Those changes include allowing municipalities to restrict handguns and making it an offence to alter a cartridge magazine to exceed its lawful capacity. Ottawa says this will help to combat intimate partner and gender-based violence, self-harm involving firearms, and gun smuggling and trafficking.

Alberta’s Madu, however, characterized the bill as “scapegoating duly-licensed, law-abiding firearms owners.” The bill has also faced criticism from the airsoft industry, which says it is being unfairly targeted.

Gun control advocates, meanwhile, say Bill C-21 falls short as it includes a voluntary rather than mandatory buyback program for around 1,500 kinds of weapon prohibited in May 2020. Some gun owners in the NWT have opposed that ban.

Both Davison and Clements noted that if Bill C-22 passes, it doesn’t mean people convicted of serious drug or firearms offences won’t go to jail. 

“I don’t think we’re going to see cases come along where nobody goes to jail or fewer people necessarily go to jail,” Davison said. “What it probably will mean is people go to jail for shorter periods of time and it’s based on what the judge assesses as being appropriate for that particular case and that particular offender.” 

He added that the bill does not remove mandatory minimum sentences in cases where someone recklessly discharges a restricted or prohibited firearm, or in association with a criminal organization. 

Clements said he doesn’t believe the proposed legislation will change sentencing outcomes in most cases, only those where the mandatory minimum was “extremely excessive.”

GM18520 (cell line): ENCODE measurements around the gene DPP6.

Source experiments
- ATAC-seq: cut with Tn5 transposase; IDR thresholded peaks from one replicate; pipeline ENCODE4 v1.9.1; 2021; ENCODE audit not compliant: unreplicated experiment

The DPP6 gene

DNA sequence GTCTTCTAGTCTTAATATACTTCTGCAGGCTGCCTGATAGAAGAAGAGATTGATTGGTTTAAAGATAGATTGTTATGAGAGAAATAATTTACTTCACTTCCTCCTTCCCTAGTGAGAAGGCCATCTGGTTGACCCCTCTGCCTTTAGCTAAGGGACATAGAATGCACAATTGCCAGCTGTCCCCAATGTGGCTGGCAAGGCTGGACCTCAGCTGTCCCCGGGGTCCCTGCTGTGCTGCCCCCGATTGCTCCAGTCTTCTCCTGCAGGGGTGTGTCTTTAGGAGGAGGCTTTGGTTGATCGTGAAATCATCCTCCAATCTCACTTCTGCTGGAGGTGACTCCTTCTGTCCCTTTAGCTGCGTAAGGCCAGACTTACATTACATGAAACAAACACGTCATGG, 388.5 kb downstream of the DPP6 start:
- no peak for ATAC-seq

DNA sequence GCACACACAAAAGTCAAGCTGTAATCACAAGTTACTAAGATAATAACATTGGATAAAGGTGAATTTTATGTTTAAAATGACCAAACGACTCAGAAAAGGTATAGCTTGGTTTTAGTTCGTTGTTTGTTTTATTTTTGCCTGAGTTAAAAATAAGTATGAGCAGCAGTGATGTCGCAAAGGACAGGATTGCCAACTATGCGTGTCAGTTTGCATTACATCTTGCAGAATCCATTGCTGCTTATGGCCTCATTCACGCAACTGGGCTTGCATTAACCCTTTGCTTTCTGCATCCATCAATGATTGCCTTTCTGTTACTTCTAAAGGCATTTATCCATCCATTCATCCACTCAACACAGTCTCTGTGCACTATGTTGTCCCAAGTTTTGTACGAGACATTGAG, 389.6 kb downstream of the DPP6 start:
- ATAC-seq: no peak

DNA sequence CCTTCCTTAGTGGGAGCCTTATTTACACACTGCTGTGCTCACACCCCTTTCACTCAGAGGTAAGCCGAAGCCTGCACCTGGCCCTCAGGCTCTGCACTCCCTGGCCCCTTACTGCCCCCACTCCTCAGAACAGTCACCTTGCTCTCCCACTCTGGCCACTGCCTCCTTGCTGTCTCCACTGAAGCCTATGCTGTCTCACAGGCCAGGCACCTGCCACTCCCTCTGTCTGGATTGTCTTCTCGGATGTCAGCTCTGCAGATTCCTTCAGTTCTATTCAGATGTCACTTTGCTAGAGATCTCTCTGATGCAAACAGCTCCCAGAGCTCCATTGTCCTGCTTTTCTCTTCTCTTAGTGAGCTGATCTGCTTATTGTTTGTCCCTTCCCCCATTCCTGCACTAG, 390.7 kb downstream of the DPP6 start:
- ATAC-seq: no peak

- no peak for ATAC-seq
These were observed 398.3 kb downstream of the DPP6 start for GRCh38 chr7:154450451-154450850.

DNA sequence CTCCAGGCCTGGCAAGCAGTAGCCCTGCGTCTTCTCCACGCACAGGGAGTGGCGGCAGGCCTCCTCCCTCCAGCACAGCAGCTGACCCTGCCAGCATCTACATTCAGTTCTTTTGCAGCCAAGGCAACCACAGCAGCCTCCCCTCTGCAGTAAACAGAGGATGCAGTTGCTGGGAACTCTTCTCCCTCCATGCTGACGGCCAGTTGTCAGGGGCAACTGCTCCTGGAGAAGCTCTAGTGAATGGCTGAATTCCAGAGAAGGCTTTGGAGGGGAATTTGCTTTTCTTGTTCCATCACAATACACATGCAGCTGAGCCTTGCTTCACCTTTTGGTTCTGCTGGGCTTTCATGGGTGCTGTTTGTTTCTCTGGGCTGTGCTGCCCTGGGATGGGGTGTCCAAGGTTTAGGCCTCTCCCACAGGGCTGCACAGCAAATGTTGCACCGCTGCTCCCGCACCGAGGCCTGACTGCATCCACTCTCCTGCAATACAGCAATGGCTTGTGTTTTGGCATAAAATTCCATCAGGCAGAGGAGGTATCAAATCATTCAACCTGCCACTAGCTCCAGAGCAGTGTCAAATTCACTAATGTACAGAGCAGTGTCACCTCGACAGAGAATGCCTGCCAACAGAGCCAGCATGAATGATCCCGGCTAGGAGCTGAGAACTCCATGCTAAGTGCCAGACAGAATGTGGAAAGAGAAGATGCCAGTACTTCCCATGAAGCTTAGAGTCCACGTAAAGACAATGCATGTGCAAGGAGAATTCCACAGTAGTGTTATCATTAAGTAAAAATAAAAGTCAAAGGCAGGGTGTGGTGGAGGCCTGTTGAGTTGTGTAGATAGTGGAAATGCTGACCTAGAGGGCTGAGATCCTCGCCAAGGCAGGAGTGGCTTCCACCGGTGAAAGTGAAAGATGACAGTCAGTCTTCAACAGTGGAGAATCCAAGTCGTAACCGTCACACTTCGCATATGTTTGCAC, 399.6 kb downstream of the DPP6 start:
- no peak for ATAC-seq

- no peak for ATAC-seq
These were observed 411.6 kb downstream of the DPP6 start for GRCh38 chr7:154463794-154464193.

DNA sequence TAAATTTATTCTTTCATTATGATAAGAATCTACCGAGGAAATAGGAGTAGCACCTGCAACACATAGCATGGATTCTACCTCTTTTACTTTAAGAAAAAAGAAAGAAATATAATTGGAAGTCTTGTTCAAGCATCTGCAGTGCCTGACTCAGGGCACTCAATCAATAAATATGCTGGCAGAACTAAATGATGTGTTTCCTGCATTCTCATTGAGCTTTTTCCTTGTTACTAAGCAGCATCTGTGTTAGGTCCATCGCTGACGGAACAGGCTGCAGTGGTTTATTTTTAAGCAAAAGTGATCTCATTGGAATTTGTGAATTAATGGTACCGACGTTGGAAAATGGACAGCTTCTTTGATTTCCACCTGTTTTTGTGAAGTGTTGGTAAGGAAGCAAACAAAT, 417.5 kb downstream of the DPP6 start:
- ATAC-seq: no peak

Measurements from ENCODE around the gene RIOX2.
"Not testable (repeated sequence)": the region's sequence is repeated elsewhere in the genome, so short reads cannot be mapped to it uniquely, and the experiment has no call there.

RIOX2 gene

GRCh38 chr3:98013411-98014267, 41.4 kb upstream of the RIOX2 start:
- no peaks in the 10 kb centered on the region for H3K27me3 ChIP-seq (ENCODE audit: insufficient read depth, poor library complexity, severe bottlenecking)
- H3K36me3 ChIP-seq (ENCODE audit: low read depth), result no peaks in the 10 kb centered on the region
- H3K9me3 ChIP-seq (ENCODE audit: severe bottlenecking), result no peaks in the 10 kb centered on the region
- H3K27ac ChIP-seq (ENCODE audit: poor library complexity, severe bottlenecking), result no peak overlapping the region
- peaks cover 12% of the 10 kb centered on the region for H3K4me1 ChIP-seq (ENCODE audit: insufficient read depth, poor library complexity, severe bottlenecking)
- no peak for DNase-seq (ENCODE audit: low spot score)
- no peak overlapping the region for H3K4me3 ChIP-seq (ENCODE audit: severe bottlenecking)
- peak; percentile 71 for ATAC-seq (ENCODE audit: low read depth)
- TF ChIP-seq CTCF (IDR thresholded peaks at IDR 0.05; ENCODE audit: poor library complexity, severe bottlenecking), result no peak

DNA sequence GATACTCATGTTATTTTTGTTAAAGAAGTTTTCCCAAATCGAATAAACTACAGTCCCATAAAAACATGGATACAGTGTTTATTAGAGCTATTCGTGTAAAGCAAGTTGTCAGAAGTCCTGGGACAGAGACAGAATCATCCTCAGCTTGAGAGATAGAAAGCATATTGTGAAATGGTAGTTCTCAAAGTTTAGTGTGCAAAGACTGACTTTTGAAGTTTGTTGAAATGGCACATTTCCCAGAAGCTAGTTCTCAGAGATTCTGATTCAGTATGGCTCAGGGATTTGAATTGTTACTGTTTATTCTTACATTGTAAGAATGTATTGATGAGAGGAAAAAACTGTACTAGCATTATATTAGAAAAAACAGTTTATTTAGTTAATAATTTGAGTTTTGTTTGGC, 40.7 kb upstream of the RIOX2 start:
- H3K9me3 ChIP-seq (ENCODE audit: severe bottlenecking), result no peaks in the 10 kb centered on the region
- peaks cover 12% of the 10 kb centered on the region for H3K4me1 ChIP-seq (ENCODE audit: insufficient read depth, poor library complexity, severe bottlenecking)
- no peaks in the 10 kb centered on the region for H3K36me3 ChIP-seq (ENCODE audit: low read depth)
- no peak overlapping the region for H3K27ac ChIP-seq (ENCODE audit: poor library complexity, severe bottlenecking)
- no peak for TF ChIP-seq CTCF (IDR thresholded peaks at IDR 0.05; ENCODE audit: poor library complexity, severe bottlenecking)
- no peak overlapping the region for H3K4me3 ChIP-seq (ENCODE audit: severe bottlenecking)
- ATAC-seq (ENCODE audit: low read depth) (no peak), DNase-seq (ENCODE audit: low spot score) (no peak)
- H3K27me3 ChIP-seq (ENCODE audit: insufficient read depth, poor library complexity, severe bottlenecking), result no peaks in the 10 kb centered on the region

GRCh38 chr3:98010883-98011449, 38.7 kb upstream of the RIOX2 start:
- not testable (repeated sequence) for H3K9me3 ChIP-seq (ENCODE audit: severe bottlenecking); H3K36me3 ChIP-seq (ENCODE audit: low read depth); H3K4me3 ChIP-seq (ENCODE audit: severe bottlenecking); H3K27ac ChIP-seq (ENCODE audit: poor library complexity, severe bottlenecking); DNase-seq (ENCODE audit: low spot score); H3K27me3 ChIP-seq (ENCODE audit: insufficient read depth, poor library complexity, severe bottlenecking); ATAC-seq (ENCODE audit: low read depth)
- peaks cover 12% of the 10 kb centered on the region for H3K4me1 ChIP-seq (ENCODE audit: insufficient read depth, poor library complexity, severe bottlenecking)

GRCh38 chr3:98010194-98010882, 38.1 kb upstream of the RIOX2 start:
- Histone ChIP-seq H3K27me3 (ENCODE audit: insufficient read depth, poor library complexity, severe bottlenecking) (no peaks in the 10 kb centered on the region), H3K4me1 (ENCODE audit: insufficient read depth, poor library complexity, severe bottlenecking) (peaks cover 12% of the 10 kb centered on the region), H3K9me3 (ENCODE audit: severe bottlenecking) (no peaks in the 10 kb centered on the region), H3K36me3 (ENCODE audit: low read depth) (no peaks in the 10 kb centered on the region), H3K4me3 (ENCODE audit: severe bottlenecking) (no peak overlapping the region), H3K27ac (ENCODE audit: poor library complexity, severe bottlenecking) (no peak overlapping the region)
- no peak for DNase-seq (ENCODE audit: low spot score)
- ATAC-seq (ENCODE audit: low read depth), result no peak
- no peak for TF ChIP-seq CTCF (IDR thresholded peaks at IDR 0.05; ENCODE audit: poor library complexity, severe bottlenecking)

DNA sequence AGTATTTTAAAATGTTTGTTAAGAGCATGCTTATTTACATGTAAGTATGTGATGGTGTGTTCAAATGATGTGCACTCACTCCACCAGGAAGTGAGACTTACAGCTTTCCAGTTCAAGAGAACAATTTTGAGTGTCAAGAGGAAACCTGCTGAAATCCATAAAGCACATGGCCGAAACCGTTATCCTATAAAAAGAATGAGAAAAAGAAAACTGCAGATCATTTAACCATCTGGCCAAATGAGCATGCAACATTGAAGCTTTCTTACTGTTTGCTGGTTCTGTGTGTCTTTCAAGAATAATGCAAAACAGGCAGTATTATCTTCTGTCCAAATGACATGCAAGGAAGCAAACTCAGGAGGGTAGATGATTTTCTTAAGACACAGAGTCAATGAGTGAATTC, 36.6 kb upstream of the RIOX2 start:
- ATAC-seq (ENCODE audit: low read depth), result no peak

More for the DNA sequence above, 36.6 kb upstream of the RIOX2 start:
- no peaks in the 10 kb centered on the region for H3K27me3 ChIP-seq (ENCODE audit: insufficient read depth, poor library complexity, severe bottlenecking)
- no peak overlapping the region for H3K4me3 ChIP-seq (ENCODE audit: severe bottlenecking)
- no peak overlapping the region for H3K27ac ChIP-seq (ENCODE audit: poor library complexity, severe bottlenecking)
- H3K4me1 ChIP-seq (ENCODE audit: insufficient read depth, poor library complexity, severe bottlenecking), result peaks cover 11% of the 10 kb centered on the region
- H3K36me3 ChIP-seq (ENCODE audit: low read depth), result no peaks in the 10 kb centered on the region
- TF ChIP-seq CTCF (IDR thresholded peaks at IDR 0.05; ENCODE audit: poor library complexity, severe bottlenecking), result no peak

“I think one of the ways things might change is there will be less fighting about whether these laws are constitutional or not constitutional in court,” he said. “There’ll be less litigation about these topics that do distract from the actual sentencing process.” 

Addressing addiction

Conservative MPs Deltell and Moore believe Bill C-22 will do little to help people with addictions, as promised by the Liberal government, as it “eliminates mandatory prison time” for people producing or trafficking illicit drugs.

“Conservatives are focused on ensuring Canada’s drug laws target individuals who prey on Canadians struggling with addictions through trafficking and the sale of drugs,” their statement read.

Advocates like the HIV Legal Network, however, say the bill doesn’t go far enough as it does not fully decriminalize drug possession for personal use. Instead, it encourages police and prosecutors only to consider non-criminal interventions that address the root causes of problematic substance use, like education or treatment.

Davison noted this could be a challenge in northern communities where programs and services are limited. He believes the government will be able to adapt, however, noting the NWT government’s current policy of sending residents to addictions treatment centres in southern provinces. 

McLeod said that while the NWT government has chosen not to reopen a treatment centre in the territory, the federal government is ready to provide whatever support is needed.